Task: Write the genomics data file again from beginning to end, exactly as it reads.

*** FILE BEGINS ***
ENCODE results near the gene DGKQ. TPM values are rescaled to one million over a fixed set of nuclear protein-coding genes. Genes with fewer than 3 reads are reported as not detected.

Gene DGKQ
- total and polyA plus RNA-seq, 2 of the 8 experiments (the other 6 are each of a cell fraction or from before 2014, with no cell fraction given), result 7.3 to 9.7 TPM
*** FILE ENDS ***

ENCODE results near the gene DGKQ. TPM values are rescaled to one million over a fixed set of nuclear protein-coding genes. Genes with fewer than 3 reads are reported as not detected.

Gene DGKQ
- total and polyA plus RNA-seq, 2 of the 8 experiments (the other 6 are each of a cell fraction or from before 2014, with no cell fraction given), result 7.3 to 9.7 TPM